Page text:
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Story Time: Tournament of Roses

January 2, 2021

I missed the Tournament of Roses parade yesterday. I have loved it forever. The insane spectacle of it all – the fluffy floats, the giant bands, the specificity of the announcers (“The float features 17,500 magenta roses and 83 pounds of poppyseed”).

I loved it so much I built 2 floats. What? Yes, the Cal Poly State Universities in San Luis Obispo (my alma mater) and Pomona each build half of a Rose Float, join them together over Thanksgiving weekend, and spend the whole winter break finishing construction and decorating. 

My floats were in 1983-84 “A Knight to Remember” and in 84-85, “Only in America.” I went to Cal Poly knowing I wanted to build a float more than any other extracurricular activity. 

How does a float get built? Well, let me tell you. 

In January, the float is driven at night from Pasadena back to Cal Poly Pomona, which can be quite a process – a huge, mouldering ungainly vehicle too large for many underpasses and roads. This drive is coordinated with the California Highway Patrol and local police. 

One year the float, a large pink hippo, ran into a freeway abutment, causing an infamous call to report the accident. 

“Type of vehicle?”

“Um, a 32-foot pink hippo.”

“Registered owner?”

“Uh, I guess the state of California.”

The float is then deconstructed and half taken back to San Luis Obispo. 

Students building the float in Pomona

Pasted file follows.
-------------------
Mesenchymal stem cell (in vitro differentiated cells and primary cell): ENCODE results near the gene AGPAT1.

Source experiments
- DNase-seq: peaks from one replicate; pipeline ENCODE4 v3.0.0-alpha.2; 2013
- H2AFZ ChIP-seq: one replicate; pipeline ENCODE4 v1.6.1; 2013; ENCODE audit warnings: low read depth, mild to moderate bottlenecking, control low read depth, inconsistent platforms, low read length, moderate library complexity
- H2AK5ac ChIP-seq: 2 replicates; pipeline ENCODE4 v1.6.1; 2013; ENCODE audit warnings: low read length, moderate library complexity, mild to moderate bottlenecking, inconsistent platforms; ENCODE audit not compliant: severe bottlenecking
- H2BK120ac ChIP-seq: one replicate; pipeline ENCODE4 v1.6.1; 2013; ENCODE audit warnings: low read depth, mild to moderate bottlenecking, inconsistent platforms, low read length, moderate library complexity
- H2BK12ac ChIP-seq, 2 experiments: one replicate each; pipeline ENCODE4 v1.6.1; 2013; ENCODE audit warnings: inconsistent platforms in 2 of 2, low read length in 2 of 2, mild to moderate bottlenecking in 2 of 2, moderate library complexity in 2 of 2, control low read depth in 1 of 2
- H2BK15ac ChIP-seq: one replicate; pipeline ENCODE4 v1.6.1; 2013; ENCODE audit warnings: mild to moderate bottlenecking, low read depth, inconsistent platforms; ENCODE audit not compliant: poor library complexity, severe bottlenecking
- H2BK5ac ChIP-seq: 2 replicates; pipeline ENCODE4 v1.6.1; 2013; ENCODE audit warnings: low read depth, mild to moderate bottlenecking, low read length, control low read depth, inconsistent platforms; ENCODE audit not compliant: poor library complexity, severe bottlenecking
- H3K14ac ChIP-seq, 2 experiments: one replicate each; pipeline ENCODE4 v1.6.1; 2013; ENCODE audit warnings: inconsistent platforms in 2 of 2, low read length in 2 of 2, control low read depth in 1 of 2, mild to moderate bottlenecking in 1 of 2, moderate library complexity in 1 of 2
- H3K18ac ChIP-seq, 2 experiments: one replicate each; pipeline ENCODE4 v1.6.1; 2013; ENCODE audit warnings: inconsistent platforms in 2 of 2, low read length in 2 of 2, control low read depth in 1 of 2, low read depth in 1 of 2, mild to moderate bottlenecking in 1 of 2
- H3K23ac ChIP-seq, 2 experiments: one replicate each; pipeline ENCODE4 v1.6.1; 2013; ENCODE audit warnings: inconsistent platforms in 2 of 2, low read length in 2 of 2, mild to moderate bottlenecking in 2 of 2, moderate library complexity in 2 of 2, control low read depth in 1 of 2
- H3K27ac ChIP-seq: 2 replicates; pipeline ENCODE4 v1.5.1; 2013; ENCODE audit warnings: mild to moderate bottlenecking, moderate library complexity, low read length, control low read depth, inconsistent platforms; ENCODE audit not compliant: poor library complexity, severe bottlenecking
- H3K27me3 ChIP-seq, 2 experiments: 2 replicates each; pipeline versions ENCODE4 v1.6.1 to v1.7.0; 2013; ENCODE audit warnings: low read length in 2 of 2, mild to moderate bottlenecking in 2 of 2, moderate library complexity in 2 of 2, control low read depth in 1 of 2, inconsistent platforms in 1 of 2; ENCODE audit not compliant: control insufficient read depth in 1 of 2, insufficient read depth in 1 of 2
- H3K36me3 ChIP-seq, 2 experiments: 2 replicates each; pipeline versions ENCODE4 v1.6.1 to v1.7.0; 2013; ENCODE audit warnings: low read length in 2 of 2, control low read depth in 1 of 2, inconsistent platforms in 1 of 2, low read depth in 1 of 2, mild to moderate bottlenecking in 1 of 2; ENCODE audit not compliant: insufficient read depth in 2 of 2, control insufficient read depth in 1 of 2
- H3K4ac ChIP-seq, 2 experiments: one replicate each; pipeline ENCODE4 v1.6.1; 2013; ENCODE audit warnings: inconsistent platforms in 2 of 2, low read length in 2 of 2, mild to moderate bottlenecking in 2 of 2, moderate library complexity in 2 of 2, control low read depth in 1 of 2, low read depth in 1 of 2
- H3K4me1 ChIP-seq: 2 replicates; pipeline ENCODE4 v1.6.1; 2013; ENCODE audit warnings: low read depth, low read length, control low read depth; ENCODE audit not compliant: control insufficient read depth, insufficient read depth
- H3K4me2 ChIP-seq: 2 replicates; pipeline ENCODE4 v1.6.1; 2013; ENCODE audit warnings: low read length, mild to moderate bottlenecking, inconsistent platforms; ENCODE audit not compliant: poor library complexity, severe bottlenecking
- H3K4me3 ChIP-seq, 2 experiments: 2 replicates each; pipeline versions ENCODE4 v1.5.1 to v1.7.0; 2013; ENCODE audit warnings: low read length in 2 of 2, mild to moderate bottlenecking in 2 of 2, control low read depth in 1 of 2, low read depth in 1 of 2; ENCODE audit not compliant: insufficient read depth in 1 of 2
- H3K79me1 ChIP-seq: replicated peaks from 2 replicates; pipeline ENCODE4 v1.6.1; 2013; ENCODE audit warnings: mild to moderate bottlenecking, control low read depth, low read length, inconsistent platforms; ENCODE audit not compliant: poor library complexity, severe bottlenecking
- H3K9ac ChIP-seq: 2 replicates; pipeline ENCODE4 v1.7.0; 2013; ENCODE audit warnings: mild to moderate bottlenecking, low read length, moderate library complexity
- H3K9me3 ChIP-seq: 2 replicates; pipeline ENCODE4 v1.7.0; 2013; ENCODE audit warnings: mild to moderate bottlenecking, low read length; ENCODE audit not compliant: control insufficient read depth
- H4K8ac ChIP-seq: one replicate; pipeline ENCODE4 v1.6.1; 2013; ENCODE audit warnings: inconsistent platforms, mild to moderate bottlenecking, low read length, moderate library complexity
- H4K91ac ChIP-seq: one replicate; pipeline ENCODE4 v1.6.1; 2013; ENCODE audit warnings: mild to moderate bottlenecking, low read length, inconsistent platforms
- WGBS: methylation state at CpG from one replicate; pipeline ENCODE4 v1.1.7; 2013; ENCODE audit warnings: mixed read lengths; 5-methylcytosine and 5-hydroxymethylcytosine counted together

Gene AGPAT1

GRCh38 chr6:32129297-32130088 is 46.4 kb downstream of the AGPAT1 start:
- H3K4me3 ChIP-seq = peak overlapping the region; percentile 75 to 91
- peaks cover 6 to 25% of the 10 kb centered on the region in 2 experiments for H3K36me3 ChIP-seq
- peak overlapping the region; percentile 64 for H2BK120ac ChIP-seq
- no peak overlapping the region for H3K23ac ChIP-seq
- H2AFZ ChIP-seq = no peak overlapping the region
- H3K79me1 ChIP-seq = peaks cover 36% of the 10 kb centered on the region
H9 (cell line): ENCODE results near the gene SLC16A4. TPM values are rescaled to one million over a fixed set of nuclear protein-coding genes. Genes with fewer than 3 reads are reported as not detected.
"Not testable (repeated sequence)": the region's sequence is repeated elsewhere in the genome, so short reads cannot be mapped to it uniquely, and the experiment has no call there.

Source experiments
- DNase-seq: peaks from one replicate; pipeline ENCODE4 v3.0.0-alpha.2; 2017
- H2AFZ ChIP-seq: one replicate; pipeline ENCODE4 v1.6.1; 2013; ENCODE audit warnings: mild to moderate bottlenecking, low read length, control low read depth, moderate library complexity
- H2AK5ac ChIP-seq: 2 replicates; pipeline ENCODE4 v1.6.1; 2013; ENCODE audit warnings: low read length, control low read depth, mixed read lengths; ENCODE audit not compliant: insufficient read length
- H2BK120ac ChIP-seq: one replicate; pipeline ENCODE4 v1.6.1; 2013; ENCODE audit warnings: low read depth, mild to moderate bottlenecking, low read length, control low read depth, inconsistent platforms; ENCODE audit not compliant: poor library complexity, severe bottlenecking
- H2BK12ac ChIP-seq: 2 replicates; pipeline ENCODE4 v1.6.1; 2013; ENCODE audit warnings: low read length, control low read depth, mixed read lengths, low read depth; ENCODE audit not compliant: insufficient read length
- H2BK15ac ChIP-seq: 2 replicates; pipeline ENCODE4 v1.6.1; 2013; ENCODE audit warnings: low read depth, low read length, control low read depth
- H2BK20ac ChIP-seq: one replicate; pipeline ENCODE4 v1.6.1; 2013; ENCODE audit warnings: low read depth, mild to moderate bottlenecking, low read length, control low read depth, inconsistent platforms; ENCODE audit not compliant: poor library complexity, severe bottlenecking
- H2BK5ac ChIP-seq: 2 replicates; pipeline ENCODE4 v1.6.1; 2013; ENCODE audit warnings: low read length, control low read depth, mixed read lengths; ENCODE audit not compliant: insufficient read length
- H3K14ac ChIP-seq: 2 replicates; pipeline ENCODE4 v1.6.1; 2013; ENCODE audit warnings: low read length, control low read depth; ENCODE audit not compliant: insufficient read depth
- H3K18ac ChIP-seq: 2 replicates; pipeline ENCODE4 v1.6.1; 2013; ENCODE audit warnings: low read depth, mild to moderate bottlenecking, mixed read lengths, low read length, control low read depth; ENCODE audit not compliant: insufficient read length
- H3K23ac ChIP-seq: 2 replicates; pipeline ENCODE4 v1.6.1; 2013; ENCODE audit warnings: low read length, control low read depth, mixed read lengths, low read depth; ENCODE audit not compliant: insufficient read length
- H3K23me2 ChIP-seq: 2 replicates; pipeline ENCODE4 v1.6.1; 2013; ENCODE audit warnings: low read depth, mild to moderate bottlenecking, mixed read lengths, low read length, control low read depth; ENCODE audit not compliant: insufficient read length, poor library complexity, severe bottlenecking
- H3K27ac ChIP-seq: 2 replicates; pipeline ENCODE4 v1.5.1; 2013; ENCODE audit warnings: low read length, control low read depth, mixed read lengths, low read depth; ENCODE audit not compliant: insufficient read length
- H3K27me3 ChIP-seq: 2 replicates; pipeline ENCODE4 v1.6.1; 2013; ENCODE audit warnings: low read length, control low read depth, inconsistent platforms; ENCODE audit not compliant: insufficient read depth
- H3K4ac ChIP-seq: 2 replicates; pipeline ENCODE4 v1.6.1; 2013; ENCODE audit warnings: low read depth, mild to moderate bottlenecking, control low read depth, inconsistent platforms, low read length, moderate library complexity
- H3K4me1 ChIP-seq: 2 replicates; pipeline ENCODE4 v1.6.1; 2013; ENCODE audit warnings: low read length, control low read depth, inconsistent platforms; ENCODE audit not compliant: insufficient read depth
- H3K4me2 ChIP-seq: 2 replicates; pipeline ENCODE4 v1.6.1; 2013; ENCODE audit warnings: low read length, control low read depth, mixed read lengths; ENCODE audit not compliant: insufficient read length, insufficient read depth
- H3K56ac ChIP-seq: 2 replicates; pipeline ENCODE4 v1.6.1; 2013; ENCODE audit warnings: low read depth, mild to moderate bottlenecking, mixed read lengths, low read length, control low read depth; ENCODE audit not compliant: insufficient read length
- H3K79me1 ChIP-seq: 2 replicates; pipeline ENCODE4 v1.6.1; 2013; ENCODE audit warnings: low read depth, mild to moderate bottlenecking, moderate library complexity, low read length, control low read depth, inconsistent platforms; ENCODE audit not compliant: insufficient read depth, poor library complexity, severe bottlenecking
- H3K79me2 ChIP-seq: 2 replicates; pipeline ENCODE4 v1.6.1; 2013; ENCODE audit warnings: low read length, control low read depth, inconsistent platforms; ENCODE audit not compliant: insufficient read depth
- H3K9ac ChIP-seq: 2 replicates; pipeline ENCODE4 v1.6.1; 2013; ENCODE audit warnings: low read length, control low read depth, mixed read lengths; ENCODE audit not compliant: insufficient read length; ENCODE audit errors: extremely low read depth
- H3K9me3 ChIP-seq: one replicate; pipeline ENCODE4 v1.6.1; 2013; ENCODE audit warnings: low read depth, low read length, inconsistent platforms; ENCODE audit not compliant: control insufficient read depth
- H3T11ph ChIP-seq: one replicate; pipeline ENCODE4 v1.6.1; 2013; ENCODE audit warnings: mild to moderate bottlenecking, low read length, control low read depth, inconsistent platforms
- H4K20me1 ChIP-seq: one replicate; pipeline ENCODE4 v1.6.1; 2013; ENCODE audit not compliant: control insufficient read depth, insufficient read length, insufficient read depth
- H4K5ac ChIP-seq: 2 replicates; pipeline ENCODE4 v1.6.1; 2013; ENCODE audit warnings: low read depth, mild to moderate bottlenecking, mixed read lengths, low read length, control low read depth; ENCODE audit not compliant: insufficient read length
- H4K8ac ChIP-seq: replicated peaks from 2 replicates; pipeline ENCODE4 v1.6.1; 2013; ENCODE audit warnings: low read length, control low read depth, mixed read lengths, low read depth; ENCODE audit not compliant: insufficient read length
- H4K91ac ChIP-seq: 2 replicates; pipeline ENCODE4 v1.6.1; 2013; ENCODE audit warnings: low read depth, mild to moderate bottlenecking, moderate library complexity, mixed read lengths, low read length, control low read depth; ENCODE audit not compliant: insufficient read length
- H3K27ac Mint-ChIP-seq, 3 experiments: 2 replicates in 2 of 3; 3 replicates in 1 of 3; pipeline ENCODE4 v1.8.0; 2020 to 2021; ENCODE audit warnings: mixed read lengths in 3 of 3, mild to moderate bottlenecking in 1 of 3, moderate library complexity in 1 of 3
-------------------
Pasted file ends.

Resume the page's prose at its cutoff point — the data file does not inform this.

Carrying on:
In February or March of each year, the student leadership of the Cal Poly Rose Float organization holds a design contest and selects a float from the proposed sketches. These do not include plans – they are just pictures of what the float will look like.

In the “Only in America” year, my design with a friend was a merry-go-round, which I still maintain would have made a great float, but it wasn’t chosen. We instead tried to represent the whole United States in 30 feet, which made a cute but somewhat confusing float. 

Once a design is selected, students draw plans for the design, the mechanical underpinnings, the electrical system, etc. Both campuses have float barns (which were also built by students) that hold everything you need to build a float – welders, tools, hydraulic hose, electrical wire, chicken wire, etc. The students spend a lot of the year fundraising to provide for float expenses.

Making cotton candy as a fundraiser…with a malfunctioning machine

Students are entirely responsible for building the float from the ground up. Cal Poly Universities have electrical and mechanical engineering programs, as well as computer science and horticulture, all of which come in handy. While students who are majoring in these programs usually take the lead on the related parts of the float, almost everyone does everything. Everyone learns to weld, for instance.